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From the Reversible Computing FAQ:

Achieving the maximum possible computational performance for a given rate of bit dissipation generally requires explicit reversibility not only at the lowest level, but at all levels of computing--in devices, circuits, architectures, languages, and algorithms (a strongly conjectured, but not yet formally proven result-call it Frank's Law).

As I understand it, energy is lost is generated when bits are zeroed. Heat production can be reduced if the software and hardware platform have the ability to reverse logical operations.

Is there any programming platform (library, runtime, language, and compiler) that supports reversible computing?

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Can you cite a source for "Frank's Law": I'd like to learn more as it sounds rather interesting. – WetSavannaAnimal aka Rod Vance Nov 26 '14 at 6:58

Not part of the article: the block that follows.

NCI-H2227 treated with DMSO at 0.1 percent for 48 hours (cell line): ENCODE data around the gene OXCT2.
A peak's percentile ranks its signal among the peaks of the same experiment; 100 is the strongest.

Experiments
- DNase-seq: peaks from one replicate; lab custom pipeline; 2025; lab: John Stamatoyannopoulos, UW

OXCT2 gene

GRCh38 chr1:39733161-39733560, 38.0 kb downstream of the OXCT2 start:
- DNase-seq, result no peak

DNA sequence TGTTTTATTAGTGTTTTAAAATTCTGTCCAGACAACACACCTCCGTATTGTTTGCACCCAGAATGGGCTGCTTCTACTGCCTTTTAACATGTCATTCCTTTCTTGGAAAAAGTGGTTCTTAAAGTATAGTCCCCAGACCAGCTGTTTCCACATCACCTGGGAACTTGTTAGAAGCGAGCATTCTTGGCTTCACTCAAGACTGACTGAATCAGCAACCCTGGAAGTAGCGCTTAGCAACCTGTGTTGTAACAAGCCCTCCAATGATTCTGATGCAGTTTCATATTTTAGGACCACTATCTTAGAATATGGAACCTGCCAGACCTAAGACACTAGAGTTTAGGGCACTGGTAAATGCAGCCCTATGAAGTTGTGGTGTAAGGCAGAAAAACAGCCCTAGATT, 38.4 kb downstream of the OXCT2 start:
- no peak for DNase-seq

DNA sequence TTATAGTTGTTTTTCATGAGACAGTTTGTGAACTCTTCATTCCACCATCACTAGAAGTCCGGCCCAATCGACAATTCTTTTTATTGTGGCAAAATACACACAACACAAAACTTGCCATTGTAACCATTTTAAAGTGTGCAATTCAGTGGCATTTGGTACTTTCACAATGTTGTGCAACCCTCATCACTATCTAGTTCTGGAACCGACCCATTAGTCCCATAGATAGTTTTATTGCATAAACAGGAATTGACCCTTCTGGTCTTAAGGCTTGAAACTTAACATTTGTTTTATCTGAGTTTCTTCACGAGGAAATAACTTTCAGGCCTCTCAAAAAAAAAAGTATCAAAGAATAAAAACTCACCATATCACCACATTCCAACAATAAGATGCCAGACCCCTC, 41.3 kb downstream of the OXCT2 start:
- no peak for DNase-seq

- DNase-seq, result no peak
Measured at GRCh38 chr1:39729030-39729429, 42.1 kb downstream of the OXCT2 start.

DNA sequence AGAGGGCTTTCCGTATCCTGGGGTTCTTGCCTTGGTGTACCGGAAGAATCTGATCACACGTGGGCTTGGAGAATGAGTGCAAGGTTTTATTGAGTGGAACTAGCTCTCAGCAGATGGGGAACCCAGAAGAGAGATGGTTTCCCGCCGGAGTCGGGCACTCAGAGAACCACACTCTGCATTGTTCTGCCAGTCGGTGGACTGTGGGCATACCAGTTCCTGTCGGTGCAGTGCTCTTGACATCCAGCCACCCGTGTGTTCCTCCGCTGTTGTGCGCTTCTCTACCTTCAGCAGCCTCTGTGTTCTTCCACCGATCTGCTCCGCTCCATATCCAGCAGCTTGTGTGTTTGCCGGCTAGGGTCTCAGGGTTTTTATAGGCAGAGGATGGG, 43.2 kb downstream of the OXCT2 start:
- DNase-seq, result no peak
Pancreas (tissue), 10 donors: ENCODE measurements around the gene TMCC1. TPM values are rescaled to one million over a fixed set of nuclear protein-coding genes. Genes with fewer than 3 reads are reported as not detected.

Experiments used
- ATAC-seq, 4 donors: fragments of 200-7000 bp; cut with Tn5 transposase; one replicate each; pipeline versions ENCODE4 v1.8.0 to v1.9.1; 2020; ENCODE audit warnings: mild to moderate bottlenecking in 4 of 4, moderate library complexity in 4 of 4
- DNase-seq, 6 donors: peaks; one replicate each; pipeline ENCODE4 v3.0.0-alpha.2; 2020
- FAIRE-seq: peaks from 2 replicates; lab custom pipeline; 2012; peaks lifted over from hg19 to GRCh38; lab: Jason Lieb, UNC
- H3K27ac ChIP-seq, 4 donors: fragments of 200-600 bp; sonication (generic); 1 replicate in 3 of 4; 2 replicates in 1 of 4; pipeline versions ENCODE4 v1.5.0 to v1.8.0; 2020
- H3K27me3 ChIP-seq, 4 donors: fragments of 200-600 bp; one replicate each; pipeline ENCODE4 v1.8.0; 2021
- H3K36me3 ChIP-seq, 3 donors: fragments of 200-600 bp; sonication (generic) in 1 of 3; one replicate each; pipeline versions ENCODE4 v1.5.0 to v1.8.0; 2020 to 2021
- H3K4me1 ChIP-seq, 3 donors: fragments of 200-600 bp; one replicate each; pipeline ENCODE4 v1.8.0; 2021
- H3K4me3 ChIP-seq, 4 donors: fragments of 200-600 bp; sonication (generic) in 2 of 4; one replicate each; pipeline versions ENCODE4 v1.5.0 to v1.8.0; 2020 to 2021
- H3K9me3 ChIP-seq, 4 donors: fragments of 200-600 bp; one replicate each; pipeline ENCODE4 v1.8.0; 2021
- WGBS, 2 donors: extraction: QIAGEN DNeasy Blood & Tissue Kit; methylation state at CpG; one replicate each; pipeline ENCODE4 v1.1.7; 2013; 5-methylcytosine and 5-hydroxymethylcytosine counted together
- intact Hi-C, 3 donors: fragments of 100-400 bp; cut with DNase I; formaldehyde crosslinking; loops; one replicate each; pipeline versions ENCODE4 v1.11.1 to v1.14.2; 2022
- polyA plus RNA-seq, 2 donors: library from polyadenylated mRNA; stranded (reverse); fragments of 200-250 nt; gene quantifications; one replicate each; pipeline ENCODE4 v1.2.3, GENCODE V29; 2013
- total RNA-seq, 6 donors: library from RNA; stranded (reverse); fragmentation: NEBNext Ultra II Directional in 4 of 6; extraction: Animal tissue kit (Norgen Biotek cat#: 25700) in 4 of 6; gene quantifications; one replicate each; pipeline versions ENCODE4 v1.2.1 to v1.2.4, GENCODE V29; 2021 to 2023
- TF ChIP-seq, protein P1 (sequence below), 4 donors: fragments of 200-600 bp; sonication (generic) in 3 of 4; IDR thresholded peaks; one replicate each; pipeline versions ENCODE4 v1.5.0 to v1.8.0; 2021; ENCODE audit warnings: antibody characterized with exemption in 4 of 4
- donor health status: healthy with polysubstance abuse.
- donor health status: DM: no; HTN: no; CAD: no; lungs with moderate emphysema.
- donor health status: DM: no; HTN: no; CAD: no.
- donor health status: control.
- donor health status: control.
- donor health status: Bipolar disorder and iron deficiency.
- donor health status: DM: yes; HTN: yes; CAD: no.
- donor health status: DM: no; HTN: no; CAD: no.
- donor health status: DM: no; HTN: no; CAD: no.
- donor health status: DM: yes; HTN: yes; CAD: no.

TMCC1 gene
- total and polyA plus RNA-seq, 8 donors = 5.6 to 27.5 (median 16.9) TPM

I found a list of Michael Frank's publications and a recent interview. – Anthony Faull Nov 26 '14 at 7:17
Grand. Many thanks Anthony – WetSavannaAnimal aka Rod Vance Nov 26 '14 at 7:18
up vote 5 down vote accepted

Yes, there are some reversible programming languages, at least in research.

I'm also intersted in this field, and I have a collection of few pointers. These two papers are pretty cool:

Those ones I haven't read yet (but are in my todo list) and seem interesting:

There's also this thread on hacker news.

There's a richer literature on bidirectional transformations (of code, models, data structure, etc.), that is to some extend related to reversible computing.

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